The Mystery of Edwin Drood, ABC1, 8.30pm
THE dark presence of choirmaster John Jasper (Matthew Rhys) hovers over this movie-length adaptation of Charles Dickens' last novel. Set in the town of Cloisterham, it's full of dark doings in and around the cathedral, from where the opium-addicted Jasper feverishly eyes the object of his desires, pretty 17-year-old English rose Rosa Bud (Tamzin Merchant). The rather callow and wealthy young man to whom she is affianced, Edwin Drood (Freddie Fox), is also Jasper's nephew. The story features the customarily extensive Dickensian tangle of characters woven into a plot that includes several orphans and a number of murky secrets, as well as questions of paternity, identity and inheritance. Characters appear and disappear unexpectedly, and there's an array of colourful types on the margins, such as the drunken Durdles (Ron Cook), who has keys to all the hidden rooms of the cathedral and reckons he knows its many secrets, and Princess Puffer (Ellie Haddington), who runs the opium den where Jasper retreats for solace but suffers nightmares. Everywhere director Diarmuid Lawrence turns his camera he finds gloomy shadows to suggest darkly obscured motivations. Dickens' novel was unfinished when he died in 1870 but this 2012 BBC-Masterpiece co-production, with a screenplay by Gwyneth Hughes, ties up the loose ends. However, the set-up is more interesting than the resolution.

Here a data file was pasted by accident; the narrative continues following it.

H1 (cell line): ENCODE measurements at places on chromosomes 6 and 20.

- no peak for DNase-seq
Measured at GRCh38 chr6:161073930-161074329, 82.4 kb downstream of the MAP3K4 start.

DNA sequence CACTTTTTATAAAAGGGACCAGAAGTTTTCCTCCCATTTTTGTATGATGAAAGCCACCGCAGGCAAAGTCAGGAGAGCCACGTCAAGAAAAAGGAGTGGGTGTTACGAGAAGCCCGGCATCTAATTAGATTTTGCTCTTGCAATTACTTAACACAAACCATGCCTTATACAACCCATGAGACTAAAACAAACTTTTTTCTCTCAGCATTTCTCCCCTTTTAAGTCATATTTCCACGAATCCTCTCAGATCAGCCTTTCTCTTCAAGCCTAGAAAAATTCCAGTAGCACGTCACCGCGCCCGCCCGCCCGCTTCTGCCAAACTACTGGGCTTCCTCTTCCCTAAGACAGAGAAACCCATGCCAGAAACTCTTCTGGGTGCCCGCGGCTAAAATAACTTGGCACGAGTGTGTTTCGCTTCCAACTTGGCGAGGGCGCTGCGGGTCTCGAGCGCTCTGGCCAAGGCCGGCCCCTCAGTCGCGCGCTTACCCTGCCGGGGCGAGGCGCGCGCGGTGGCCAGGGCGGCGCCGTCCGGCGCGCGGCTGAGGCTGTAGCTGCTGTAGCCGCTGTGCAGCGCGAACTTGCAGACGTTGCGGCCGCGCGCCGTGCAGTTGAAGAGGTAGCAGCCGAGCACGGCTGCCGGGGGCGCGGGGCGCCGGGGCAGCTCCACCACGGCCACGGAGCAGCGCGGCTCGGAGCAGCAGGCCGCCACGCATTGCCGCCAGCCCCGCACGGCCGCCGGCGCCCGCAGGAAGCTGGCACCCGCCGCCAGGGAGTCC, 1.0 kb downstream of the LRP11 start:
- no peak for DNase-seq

The Band's Visit (2007), SBS One, 11.50pm